The Healing Power of Plants: Donna Vincent and ARC

By Chris Keefer

Gar­den­ers know things.

They know the emo­tion­al ben­e­fits of nur­tur­ing plants, the phys­i­cal ben­e­fits of dig­ging, sort­ing, car­ry­ing, and arrang­ing. They know the per­son­al ben­e­fits of accom­plish­ment, sat­is­fac­tion, and pride. They know that being out­doors — expe­ri­enc­ing the sun and sea­sons; hear­ing insects, birds and breezes; feel­ing and smelling dirt, leaves, water — is a ground­ing, sta­bi­liz­ing expe­ri­ences. Don­na Vin­cent, an Arbore­tum vol­un­teer, chan­nels all these ben­e­fits to help the par­tic­i­pants in her ARC pro­gram under­stand these things too.

Don­na Vin­cent has a long asso­ci­a­tion with Lan­dis as both a vol­un­teer and a for­mer Board mem­ber. She works for ARC in Sch­enec­tady as Hor­ti­cul­ture Coor­di­na­tor. Found­ed in 1952, Sch­enec­tady ARC is a chap­ter of The ARC New York, Inc., a pri­vate, not-for-prof­it orga­ni­za­tion ded­i­cat­ed to sup­port­ing indi­vid­u­als with intel­lec­tu­al and oth­er devel­op­men­tal dis­abil­i­ties and their fam­i­lies through­out New York State. 

The ther­a­peu­tic ben­e­fits of gar­den envi­ron­ments have been doc­u­ment­ed since ancient times. Hor­ti­cul­tur­al ther­a­py helps improve mem­o­ry, cog­ni­tive abil­i­ties, task ini­ti­a­tion, lan­guage skills, and social­iza­tion. In phys­i­cal reha­bil­i­ta­tion, hor­ti­cul­tur­al ther­a­py can help strength­en mus­cles and improve coor­di­na­tion, bal­ance, and endurance. In voca­tion­al hor­ti­cul­tur­al ther­a­py set­tings, par­tic­i­pants learn to work inde­pen­dent­ly, prob­lem solve, and fol­low directions.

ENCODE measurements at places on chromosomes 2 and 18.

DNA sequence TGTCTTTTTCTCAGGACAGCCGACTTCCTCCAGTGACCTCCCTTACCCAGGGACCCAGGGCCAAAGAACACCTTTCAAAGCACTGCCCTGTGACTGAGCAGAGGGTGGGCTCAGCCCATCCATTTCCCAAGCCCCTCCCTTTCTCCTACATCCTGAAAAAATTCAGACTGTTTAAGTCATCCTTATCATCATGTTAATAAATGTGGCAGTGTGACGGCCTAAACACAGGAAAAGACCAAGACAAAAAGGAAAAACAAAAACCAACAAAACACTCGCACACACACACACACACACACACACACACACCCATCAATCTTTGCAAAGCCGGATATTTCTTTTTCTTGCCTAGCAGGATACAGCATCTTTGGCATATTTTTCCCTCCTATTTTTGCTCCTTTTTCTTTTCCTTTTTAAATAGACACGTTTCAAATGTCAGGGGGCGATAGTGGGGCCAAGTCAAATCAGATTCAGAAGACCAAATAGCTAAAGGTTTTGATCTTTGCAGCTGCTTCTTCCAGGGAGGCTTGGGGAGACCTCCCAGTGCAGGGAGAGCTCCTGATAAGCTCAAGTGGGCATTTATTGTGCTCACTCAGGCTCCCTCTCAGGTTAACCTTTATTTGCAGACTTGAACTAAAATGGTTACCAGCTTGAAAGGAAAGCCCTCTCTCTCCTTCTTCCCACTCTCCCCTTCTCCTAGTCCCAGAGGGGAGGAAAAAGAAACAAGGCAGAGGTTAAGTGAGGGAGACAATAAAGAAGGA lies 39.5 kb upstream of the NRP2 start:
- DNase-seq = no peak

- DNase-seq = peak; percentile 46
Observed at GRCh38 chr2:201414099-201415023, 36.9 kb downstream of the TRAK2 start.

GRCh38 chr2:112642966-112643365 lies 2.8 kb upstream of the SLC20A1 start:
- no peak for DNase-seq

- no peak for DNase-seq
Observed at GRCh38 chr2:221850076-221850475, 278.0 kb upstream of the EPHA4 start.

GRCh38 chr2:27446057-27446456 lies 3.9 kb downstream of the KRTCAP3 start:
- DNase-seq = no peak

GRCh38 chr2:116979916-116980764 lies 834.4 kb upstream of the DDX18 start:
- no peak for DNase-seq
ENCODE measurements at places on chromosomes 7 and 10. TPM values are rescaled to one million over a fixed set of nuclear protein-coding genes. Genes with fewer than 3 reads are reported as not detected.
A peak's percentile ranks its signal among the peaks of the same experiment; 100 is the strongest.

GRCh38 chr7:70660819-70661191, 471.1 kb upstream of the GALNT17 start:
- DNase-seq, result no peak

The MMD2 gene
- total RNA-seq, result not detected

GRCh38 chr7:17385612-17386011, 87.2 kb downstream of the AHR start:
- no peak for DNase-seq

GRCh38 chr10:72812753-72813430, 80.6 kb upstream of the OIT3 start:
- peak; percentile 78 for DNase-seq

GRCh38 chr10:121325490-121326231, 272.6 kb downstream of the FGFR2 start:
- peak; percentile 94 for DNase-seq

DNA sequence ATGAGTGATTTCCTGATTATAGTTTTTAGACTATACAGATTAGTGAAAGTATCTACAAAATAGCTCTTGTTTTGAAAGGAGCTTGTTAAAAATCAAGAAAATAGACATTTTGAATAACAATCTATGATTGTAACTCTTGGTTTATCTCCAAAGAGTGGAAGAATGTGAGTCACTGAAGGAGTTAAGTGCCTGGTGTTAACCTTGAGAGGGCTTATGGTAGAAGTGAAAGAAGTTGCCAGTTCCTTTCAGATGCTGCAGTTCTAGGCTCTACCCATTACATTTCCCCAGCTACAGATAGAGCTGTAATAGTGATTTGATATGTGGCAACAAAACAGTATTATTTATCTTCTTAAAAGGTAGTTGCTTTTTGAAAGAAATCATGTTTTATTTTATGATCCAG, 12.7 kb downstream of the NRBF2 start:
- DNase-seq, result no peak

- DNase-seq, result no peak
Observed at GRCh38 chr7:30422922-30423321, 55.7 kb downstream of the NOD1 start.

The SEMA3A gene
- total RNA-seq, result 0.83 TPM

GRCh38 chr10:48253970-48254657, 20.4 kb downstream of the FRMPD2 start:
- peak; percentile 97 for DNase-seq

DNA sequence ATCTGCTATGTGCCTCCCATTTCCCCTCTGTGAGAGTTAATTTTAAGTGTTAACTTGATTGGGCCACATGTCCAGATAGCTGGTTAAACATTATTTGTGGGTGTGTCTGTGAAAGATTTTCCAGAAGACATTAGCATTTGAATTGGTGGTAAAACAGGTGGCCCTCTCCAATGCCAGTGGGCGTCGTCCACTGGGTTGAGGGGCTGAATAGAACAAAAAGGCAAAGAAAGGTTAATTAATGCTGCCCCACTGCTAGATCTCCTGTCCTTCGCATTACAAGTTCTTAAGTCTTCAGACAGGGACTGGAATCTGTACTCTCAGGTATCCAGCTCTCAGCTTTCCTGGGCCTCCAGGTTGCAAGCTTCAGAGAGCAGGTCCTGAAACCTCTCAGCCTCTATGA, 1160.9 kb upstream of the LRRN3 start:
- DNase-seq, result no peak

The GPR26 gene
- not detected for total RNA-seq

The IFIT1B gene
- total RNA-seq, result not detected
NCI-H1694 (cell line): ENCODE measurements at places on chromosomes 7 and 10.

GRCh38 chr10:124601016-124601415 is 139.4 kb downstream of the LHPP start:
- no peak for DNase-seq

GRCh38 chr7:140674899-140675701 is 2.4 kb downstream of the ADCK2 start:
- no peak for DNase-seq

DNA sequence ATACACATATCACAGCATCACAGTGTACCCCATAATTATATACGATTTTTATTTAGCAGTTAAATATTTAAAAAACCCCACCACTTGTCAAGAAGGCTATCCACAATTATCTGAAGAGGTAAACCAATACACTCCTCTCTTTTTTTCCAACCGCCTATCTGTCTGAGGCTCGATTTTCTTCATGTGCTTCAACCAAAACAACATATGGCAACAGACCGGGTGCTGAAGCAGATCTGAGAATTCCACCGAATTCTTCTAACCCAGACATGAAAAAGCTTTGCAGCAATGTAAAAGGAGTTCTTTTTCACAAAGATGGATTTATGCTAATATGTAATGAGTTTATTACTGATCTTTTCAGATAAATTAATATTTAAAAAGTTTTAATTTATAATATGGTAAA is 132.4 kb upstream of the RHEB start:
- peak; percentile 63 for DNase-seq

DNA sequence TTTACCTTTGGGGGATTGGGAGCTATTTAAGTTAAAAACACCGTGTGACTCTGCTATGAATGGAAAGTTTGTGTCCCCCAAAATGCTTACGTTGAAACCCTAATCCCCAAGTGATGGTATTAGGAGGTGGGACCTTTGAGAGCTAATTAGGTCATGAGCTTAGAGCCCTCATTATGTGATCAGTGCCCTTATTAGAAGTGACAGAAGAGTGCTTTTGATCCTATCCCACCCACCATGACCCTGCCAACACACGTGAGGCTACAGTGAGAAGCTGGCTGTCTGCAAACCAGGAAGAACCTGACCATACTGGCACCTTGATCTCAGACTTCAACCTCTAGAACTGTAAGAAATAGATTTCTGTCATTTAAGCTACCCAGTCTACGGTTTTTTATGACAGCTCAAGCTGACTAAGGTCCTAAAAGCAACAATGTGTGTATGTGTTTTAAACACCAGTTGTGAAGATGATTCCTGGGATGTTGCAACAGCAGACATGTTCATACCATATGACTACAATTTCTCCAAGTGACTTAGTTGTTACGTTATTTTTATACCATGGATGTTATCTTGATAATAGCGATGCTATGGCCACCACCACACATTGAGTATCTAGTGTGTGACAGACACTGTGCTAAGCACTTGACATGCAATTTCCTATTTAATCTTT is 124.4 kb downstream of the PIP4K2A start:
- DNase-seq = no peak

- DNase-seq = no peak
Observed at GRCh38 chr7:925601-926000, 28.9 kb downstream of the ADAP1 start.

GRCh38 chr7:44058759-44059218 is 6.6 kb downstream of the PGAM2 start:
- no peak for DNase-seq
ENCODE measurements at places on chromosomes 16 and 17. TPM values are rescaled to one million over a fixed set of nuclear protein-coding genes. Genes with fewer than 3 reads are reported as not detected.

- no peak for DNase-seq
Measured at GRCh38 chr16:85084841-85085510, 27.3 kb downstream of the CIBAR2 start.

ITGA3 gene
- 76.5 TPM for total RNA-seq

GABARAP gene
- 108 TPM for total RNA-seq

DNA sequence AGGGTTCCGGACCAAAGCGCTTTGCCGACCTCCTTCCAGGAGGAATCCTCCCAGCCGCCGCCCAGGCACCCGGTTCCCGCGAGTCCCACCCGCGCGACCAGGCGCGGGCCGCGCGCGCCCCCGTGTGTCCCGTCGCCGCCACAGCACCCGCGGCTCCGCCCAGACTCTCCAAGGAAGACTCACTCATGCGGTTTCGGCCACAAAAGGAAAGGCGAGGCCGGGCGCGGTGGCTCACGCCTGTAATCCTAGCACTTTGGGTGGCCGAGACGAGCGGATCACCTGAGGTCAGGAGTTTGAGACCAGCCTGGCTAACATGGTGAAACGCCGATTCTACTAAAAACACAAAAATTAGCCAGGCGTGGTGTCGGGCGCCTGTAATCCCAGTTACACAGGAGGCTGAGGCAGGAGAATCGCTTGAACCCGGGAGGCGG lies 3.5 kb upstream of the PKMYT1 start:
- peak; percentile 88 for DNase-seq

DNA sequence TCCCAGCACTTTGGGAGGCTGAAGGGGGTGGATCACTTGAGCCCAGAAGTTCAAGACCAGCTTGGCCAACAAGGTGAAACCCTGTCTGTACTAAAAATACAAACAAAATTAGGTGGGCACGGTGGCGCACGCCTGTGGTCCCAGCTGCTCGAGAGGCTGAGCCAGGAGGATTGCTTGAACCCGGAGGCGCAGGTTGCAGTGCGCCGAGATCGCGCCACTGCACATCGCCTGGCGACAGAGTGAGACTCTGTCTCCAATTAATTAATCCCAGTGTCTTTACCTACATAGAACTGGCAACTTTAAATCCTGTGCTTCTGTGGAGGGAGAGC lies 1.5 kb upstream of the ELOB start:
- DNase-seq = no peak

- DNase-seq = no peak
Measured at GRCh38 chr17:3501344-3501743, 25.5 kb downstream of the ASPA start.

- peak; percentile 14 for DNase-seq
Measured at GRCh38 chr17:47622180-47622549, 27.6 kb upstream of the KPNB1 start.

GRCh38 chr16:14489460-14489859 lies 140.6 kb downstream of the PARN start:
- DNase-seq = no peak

Donna’s job respon­si­bil­i­ties include over­see­ing a 2500-square foot com­mer­cial green­house, where she teach­es par­tic­i­pants the grow­ing process from seed to har­vest. She also man­ages a veg­etable gar­den that grows pro­duce for sale at Sch­enec­tady City Farmer’s Mar­ket and puts food on the tables of res­i­dents. Those in her pro­gram are involved with a long list of endeav­ors that include: flo­ral design class­es using recy­cled flow­ers from local funer­al homes; grow­ing house­plants, annu­als and veg­eta­bles in the green­house; hav­ing acces­si­ble veg­etable gar­dens in the back court­yard; flower plant­i­ngs at the site in Sch­enec­tady; and a ver­mi-com­post­ing project (i.e., the com­post­ing process using var­i­ous species of worms). 

Don­na indi­cat­ed that sell­ing our extra plants at the Sch­enec­tady City Farmer’s Mar­ket each week dur­ing the grow­ing sea­son helps sus­tain our pro­gram, as well as give our indi­vid­u­als the oppor­tu­ni­ty to inter­act with the public.” 

There’s more! Indi­vid­u­als at ARC vol­un­teer in the com­mu­ni­ty with hor­ti­cul­tur­al-relat­ed activ­i­ties, such as flower arrange­ments for ARC employ­ees, and for Admin­is­tra­tive Professional’s Day and Nurse’s Day. ARC’s gar­den­ers go to the Eddy Senior Cen­ter twice a month. They help out at spring and fall plant­i­ngs of com­mu­ni­ty gar­dens, at the Rot­ter­dam Unit­ed Methodist Church, and at Pine Ridge Indus­tries. They have con­tracts for plant­i­ng and main­tain­ing the flower beds at Albany Inter­na­tion­al Air­port, the Rot­ter­dam Methodist Church, and Pine Ridge Indus­tries. ARC par­tic­i­pants reg­u­lar­ly con­tribute to both the spring and fall plant sales at Landis.

The scope of Donna’s pro­gram is wide, var­ied, and ben­e­fi­cial to par­tic­i­pants, their fam­i­lies, the pub­lic, and con­tractees. Group gar­den­ing pro­motes social inter­ac­tion. Peo­ple of any age can do it and activ­i­ties can be var­ied accord­ing to abil­i­ties. Gar­den­ing for peo­ple with dis­abil­i­ties helps to improve motor skills and reduce stress, increase social skills, devel­op job skills and all around enrich­ment – ben­e­fits that any gar­den­er enjoys!

Fall 2018

Volume 36 , Number 4

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